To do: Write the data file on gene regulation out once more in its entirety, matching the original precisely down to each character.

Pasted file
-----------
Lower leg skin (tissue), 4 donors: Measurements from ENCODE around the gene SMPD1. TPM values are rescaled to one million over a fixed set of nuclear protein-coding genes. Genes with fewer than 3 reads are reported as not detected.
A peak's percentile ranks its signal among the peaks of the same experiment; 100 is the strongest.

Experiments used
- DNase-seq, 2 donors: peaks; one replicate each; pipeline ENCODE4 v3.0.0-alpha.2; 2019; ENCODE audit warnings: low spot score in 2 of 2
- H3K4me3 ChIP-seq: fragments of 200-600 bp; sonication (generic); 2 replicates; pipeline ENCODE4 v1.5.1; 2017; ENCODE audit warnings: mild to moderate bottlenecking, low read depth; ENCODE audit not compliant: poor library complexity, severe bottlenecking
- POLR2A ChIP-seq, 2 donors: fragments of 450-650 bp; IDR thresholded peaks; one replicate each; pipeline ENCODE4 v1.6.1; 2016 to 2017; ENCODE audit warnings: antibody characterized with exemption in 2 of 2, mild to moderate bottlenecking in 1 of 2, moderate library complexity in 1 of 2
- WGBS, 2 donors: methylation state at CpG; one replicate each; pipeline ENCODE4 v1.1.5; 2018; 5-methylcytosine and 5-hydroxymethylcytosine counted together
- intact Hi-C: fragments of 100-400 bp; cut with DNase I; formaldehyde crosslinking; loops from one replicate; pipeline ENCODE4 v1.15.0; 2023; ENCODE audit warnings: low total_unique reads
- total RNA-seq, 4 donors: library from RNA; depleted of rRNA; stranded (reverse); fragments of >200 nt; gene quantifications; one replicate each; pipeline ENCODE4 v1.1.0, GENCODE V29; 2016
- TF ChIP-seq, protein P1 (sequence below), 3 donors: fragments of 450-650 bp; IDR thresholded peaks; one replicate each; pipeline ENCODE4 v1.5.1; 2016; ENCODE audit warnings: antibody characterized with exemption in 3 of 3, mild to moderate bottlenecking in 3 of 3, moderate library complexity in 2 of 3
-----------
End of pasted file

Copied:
Lower leg skin (tissue), 4 donors: Measurements from ENCODE around the gene SMPD1. TPM values are rescaled to one million over a fixed set of nuclear protein-coding genes. Genes with fewer than 3 reads are reported as not detected.
A peak's percentile ranks its signal among the peaks of the same experiment; 100 is the strongest.

Experiments used
- DNase-seq, 2 donors: peaks; one replicate each; pipeline ENCODE4 v3.0.0-alpha.2; 2019; ENCODE audit warnings: low spot score in 2 of 2
- H3K4me3 ChIP-seq: fragments of 200-600 bp; sonication (generic); 2 replicates; pipeline ENCODE4 v1.5.1; 2017; ENCODE audit warnings: mild to moderate bottlenecking, low read depth; ENCODE audit not compliant: poor library complexity, severe bottlenecking
- POLR2A ChIP-seq, 2 donors: fragments of 450-650 bp; IDR thresholded peaks; one replicate each; pipeline ENCODE4 v1.6.1; 2016 to 2017; ENCODE audit warnings: antibody characterized with exemption in 2 of 2, mild to moderate bottlenecking in 1 of 2, moderate library complexity in 1 of 2
- WGBS, 2 donors: methylation state at CpG; one replicate each; pipeline ENCODE4 v1.1.5; 2018; 5-methylcytosine and 5-hydroxymethylcytosine counted together
- intact Hi-C: fragments of 100-400 bp; cut with DNase I; formaldehyde crosslinking; loops from one replicate; pipeline ENCODE4 v1.15.0; 2023; ENCODE audit warnings: low total_unique reads
- total RNA-seq, 4 donors: library from RNA; depleted of rRNA; stranded (reverse); fragments of >200 nt; gene quantifications; one replicate each; pipeline ENCODE4 v1.1.0, GENCODE V29; 2016
- TF ChIP-seq, protein P1 (sequence below), 3 donors: fragments of 450-650 bp; IDR thresholded peaks; one replicate each; pipeline ENCODE4 v1.5.1; 2016; ENCODE audit warnings: antibody characterized with exemption in 3 of 3, mild to moderate bottlenecking in 3 of 3, moderate library complexity in 2 of 3